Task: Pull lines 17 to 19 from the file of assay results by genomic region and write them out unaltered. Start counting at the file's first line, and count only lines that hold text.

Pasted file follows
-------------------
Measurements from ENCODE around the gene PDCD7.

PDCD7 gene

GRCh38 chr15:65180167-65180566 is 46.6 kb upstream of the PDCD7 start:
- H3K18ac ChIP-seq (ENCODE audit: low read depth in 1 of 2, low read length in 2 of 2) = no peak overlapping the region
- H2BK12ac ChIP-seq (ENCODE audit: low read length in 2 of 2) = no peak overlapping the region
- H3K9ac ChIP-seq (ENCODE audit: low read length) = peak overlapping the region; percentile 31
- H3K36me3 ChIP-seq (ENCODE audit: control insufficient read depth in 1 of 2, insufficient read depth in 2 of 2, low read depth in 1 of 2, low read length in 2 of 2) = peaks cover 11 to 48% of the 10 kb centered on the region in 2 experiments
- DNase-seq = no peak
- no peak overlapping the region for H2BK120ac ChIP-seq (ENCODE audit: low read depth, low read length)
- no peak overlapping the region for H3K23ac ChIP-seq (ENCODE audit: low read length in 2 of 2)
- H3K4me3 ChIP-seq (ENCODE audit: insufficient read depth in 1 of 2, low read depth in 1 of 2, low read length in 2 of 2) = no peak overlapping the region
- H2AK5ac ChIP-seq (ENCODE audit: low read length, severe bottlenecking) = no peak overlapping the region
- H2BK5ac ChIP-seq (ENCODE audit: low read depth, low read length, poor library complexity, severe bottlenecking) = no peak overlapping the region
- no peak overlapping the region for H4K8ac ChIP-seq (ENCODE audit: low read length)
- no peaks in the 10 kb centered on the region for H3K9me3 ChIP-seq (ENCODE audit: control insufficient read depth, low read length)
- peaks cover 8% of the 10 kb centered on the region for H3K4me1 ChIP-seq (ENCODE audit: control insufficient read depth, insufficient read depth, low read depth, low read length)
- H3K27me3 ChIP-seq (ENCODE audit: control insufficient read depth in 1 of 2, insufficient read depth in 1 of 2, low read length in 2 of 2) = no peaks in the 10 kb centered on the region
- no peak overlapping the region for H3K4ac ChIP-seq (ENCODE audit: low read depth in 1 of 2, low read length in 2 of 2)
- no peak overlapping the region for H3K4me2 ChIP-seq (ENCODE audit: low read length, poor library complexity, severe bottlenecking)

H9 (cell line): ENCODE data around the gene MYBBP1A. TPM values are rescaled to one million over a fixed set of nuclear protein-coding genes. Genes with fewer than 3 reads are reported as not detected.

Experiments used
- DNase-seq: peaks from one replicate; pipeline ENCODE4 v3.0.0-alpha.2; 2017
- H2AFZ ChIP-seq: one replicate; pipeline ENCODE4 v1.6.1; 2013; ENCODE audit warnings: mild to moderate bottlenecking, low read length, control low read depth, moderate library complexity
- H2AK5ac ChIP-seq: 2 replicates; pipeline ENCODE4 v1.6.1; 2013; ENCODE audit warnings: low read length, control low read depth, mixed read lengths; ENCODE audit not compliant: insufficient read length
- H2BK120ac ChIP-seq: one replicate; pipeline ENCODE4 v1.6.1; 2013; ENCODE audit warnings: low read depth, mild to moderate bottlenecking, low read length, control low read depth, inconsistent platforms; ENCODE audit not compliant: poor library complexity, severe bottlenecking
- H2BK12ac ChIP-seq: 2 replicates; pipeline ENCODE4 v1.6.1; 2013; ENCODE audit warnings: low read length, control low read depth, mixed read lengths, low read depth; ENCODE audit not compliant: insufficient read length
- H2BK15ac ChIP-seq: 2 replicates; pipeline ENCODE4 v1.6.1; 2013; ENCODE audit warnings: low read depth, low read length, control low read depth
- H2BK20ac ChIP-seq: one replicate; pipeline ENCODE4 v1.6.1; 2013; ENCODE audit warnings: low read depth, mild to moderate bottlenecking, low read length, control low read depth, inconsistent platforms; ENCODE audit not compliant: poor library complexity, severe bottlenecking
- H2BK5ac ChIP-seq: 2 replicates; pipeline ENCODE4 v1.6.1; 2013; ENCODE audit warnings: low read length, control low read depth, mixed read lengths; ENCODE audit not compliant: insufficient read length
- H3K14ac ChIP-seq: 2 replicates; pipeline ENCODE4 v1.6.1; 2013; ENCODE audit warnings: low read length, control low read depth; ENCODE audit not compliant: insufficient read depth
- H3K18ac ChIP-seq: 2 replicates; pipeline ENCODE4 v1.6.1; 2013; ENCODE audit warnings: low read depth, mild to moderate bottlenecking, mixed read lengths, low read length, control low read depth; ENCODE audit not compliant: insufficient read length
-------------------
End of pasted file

- H3K27me3 ChIP-seq (ENCODE audit: control insufficient read depth in 1 of 2, insufficient read depth in 1 of 2, low read length in 2 of 2) = no peaks in the 10 kb centered on the region
- no peak overlapping the region for H3K4ac ChIP-seq (ENCODE audit: low read depth in 1 of 2, low read length in 2 of 2)
- no peak overlapping the region for H3K4me2 ChIP-seq (ENCODE audit: low read length, poor library complexity, severe bottlenecking)